Energy executives less optimistic on 2050 energy transition progress

15 April 2024 3 min. read

Executives in the energy and natural resources industry are expecting a slowdown in the progress of the energy transition. That is according to a new report from Bain & Company.

In its report, Bain & Company showed that only 38% of energy executives expect the world to reach net-zero emissions by as soon as 2050, a smaller percentage than the 46% from last year’s survey. In other words, this year’s survey showed more executives (62%) now believe that net zero will only be achieved by 2060 or later.

With climate change topping the list of priorities for global leaders both public and private, the energy transition – which would see fossil fuels replaced by renewable sources of energy on a massive scale – is increasingly becoming the most pressing issue for the energy sector.

Energy executives less optimistic on 2050 energy transition progress

“This year’s survey found that energy and natural resource companies have not dampened ambitions for their transition-oriented growth businesses,” said Joe Scalise, head of Bain & Company’s Energy & Natural Resource practice. “However, customers’ willingness to pay is a growing issue, as is the ability to generate adequate return on investment (ROI) in energy transition-oriented projects. As a result, companies are focusing on projects with a viable ROI path.”

The survey shows that executives in the Middle East were dramatically more optimistic on growth in energy transition areas – much more so than in Europe or North America. But considering the strategic importance that fossil fuels play in the Middle East, this finding might just reflect a sort of ‘honesty gap’.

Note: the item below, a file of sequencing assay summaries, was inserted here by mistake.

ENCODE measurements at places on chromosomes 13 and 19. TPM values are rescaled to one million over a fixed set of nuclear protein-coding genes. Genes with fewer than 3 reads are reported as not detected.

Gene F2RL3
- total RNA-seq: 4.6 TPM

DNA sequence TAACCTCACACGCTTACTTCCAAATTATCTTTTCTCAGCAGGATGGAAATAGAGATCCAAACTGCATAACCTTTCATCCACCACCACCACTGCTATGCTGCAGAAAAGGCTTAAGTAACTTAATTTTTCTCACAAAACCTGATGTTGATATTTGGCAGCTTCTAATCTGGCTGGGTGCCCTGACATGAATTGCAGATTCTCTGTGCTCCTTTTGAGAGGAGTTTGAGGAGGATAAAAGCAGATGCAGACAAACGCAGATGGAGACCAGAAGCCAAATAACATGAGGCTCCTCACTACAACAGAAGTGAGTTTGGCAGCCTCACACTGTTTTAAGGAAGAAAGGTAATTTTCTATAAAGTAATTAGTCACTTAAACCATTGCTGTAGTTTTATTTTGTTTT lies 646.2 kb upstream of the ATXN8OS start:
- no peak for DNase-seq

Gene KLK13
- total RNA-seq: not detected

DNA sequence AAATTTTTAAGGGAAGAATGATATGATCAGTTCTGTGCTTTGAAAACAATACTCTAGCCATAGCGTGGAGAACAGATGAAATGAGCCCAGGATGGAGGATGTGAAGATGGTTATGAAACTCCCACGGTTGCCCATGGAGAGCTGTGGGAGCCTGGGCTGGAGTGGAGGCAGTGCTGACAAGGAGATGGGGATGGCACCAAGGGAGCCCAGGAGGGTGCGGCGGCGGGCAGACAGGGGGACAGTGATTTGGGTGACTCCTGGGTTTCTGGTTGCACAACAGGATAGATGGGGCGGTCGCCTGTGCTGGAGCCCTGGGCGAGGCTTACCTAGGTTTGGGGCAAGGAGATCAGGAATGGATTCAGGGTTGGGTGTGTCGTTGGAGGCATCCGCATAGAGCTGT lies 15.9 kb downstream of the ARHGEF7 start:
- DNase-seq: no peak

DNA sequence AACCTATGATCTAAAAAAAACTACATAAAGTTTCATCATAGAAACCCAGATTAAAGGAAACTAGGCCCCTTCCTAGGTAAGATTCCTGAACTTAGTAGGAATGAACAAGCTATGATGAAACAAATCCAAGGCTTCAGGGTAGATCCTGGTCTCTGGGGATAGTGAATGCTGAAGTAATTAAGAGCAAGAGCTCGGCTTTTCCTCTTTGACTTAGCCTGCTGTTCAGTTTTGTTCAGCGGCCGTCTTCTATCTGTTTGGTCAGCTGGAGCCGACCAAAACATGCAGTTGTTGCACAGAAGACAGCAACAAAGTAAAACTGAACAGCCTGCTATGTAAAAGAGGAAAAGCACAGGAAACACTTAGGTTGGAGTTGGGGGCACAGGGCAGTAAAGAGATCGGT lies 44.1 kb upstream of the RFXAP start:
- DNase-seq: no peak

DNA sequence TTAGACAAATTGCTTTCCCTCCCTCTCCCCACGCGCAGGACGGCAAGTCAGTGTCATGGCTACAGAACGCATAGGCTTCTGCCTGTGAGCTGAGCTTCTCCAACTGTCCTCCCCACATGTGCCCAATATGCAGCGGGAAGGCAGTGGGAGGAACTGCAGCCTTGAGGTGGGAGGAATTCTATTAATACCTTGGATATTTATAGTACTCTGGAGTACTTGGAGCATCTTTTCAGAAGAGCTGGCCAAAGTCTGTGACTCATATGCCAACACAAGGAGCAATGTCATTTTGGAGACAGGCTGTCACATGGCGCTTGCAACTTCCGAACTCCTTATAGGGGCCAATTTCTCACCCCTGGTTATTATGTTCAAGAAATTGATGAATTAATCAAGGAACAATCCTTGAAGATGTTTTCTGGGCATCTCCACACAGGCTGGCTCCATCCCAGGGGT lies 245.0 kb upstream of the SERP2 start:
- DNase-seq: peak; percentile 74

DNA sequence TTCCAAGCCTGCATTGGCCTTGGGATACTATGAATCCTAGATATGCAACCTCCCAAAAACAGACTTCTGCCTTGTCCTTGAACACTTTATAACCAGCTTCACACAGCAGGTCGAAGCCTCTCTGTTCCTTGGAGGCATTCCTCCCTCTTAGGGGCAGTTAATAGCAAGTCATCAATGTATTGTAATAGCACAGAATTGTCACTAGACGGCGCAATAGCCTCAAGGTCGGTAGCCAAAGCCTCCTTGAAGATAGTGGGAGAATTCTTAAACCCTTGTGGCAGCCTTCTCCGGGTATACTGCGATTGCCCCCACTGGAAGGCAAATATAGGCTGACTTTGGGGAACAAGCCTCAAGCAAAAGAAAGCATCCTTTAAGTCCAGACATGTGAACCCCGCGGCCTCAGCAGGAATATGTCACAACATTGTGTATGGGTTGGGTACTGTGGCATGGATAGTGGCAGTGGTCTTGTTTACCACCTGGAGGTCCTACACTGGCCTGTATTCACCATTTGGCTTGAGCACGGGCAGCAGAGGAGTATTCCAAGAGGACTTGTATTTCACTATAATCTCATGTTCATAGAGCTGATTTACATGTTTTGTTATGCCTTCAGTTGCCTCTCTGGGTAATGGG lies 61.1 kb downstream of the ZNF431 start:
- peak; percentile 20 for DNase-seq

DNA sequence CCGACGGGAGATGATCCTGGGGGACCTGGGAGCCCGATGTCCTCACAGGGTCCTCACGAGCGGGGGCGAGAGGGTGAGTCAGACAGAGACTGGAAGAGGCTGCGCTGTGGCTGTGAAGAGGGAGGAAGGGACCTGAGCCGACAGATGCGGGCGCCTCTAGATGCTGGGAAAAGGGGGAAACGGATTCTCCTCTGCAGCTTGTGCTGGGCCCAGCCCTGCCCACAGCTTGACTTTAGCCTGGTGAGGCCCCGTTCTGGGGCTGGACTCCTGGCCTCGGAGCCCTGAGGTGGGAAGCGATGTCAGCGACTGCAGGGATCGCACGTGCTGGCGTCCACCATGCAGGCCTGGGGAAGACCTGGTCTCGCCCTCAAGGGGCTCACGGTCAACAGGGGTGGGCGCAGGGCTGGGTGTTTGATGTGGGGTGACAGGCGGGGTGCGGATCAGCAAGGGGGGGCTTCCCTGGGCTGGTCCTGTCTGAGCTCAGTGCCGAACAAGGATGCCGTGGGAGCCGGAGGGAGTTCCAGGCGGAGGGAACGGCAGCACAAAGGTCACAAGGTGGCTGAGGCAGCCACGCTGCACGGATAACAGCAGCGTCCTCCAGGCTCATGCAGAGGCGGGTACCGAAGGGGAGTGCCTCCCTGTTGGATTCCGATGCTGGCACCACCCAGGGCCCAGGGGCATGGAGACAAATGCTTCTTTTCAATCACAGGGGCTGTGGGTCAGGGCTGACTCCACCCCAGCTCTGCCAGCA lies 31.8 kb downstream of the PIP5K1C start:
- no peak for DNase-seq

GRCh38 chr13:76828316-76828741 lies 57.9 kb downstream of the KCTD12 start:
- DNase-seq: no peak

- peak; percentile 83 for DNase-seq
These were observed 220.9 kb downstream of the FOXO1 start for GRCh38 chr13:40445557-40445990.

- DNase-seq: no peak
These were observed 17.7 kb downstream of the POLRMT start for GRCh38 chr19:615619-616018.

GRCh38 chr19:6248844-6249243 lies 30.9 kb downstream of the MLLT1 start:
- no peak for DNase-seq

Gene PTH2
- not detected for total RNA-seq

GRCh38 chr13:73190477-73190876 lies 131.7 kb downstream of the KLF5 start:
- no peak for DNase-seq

Energy executives less optimistic on 2050 energy transition progress

The survey showed that most business leaders now see North America as the most promising market for growth in green investment. That sentiment comes not just from North American executives themselves, but also a majority of those surveyed from Europe, Latin American, and Asia Pacific.

New regulations like the US Inflation Reduction Act (IRA) have incentivized renewables with a system of subsidies. Despite a generally welcoming attitude to incentives, 42% of US executives surveyed had major caveats, noting that subsidies under the IRA are not clear enough and the regulations are convoluted.

Europe was a somewhat close second in the perceived attractiveness for green investment. That should not be surprising as Europe – like North America – already has incentivizing regulations in place and has already made impressive strides in infrastructure for renewables.

Energy executives less optimistic on 2050 energy transition progress

It should also come as no surprise that executives in Middle East, an energy sector powerhouse, are mostly optimistic about their own market for new renewable investments. Green hydrogen is one of the renewables which is keenly anticipated by executives, although the technologies involved in green hydrogen and the infrastructure needed are still in their infancy.

The study echoes a previous report from Bain & Company, which found that executives are bullish on hydrogen and carbon capture.

“The Middle East stands out in the energy sector thanks to its access to capital, top-tier infrastructure, and decisive governance. These strengths position the region as a leader in adopting low-carbon energy solutions and the global energy trade,” according to Eric Beranger, partner and head of the Energy & Natural Resources practice for Bain & Company in the Middle East.